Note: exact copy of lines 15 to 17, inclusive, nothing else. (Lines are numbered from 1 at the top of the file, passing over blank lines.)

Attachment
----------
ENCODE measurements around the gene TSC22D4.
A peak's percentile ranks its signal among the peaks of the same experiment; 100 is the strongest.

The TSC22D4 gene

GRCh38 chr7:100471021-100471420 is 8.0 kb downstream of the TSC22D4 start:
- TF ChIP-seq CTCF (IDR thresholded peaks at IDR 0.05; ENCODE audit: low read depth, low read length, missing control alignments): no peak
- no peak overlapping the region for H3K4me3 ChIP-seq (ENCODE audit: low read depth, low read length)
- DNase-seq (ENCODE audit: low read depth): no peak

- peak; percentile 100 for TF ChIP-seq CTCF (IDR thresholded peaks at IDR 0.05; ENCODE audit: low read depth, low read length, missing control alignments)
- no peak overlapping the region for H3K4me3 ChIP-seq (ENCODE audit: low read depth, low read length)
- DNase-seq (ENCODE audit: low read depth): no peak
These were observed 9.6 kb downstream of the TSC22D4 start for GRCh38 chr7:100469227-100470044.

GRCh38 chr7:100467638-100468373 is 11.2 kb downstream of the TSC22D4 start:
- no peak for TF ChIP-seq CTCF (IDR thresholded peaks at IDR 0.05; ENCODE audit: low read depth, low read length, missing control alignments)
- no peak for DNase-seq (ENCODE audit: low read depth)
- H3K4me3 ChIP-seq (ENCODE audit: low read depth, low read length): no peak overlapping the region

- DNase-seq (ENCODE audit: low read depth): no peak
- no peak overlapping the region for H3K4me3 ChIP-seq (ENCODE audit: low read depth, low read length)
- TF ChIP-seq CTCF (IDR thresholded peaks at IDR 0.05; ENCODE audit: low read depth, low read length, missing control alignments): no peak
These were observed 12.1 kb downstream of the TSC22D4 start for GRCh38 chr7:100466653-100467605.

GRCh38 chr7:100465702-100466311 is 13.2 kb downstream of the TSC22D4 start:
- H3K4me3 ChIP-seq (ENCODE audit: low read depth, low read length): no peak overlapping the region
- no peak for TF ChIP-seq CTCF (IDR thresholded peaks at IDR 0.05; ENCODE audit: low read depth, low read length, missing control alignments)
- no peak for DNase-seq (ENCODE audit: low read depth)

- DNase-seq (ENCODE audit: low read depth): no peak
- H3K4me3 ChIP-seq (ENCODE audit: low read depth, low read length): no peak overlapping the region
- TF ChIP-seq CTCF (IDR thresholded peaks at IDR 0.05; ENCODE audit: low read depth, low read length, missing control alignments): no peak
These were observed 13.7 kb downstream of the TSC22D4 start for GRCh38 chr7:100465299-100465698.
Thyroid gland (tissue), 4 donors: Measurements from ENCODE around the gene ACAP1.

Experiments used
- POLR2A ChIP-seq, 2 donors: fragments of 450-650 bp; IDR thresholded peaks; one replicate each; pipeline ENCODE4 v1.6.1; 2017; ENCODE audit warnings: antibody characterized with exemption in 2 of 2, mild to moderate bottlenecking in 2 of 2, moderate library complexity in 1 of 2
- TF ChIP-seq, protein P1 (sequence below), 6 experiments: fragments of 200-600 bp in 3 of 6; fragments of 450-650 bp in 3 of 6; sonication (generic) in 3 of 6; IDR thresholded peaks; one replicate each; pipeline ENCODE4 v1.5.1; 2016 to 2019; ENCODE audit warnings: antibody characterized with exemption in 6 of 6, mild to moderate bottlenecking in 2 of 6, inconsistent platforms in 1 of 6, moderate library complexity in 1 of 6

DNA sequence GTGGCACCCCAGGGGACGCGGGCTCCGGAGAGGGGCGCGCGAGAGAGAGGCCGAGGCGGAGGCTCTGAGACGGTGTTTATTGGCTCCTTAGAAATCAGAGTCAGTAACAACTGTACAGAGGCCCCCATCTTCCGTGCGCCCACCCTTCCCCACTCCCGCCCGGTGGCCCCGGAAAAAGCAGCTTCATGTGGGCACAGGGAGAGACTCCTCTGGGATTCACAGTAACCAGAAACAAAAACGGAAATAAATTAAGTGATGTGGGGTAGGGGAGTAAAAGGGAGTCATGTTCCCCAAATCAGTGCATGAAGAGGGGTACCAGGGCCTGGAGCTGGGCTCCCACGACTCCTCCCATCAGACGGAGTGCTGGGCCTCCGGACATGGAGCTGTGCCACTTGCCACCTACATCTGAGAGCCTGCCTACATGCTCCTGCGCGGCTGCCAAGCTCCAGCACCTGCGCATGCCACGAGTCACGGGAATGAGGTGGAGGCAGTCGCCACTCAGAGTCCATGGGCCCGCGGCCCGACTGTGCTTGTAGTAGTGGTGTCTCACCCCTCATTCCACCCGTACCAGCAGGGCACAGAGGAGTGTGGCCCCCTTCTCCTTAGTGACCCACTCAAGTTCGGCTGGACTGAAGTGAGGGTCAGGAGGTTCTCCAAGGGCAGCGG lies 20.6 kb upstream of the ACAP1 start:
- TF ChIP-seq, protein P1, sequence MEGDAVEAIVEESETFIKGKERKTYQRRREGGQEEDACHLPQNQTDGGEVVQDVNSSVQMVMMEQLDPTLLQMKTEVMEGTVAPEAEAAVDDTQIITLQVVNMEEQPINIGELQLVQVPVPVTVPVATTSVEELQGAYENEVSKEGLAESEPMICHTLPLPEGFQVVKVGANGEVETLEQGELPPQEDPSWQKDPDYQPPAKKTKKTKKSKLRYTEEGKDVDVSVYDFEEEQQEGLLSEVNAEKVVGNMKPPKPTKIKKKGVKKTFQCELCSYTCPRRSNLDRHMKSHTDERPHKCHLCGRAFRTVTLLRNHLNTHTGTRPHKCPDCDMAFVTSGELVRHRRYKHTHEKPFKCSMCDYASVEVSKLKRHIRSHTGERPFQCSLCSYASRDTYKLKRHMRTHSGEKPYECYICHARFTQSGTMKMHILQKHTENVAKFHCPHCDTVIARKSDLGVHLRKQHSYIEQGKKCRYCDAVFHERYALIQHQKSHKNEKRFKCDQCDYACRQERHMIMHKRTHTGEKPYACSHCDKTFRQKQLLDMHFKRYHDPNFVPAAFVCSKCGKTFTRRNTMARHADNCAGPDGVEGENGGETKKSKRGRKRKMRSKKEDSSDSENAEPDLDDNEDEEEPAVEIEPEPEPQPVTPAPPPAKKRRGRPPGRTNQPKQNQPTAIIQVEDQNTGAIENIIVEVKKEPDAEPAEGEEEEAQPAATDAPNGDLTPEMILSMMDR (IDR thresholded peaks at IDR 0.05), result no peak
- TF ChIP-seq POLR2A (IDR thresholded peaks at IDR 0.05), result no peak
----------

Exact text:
- H3K4me3 ChIP-seq (ENCODE audit: low read depth, low read length): no peak overlapping the region

- DNase-seq (ENCODE audit: low read depth): no peak
- no peak overlapping the region for H3K4me3 ChIP-seq (ENCODE audit: low read depth, low read length)